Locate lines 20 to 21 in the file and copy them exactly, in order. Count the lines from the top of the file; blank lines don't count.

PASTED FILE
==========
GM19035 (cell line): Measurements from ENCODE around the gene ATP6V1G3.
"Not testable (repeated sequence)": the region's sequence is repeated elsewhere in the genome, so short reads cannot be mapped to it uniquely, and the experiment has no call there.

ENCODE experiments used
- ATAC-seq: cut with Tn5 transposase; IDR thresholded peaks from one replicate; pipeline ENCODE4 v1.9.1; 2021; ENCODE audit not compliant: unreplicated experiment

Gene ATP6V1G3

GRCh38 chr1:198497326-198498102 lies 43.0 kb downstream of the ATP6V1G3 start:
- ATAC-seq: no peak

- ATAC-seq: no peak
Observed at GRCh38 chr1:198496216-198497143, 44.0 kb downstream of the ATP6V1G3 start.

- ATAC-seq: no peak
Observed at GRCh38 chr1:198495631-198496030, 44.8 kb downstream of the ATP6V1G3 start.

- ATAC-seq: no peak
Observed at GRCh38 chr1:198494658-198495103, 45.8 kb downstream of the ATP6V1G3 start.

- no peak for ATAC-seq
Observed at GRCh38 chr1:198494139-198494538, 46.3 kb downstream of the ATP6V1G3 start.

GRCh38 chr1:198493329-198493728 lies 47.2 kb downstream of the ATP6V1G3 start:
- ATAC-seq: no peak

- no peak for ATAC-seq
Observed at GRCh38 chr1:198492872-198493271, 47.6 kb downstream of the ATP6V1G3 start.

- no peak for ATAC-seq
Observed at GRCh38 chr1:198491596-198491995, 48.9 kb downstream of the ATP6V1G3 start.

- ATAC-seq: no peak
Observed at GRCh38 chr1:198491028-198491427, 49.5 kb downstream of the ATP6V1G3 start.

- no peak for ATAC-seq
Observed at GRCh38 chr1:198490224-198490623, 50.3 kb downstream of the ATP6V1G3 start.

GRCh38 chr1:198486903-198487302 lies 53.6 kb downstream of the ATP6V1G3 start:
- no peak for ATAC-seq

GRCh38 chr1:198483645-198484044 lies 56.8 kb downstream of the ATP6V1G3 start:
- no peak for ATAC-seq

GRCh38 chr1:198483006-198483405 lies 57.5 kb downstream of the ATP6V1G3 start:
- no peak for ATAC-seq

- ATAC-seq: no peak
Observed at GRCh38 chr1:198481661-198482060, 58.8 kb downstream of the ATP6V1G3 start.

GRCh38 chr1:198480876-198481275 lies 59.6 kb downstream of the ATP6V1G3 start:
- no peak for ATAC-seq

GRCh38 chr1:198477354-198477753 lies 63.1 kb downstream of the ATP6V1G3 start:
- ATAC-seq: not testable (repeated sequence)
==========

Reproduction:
- no peak for ATAC-seq
Observed at GRCh38 chr1:198491596-198491995, 48.9 kb downstream of the ATP6V1G3 start.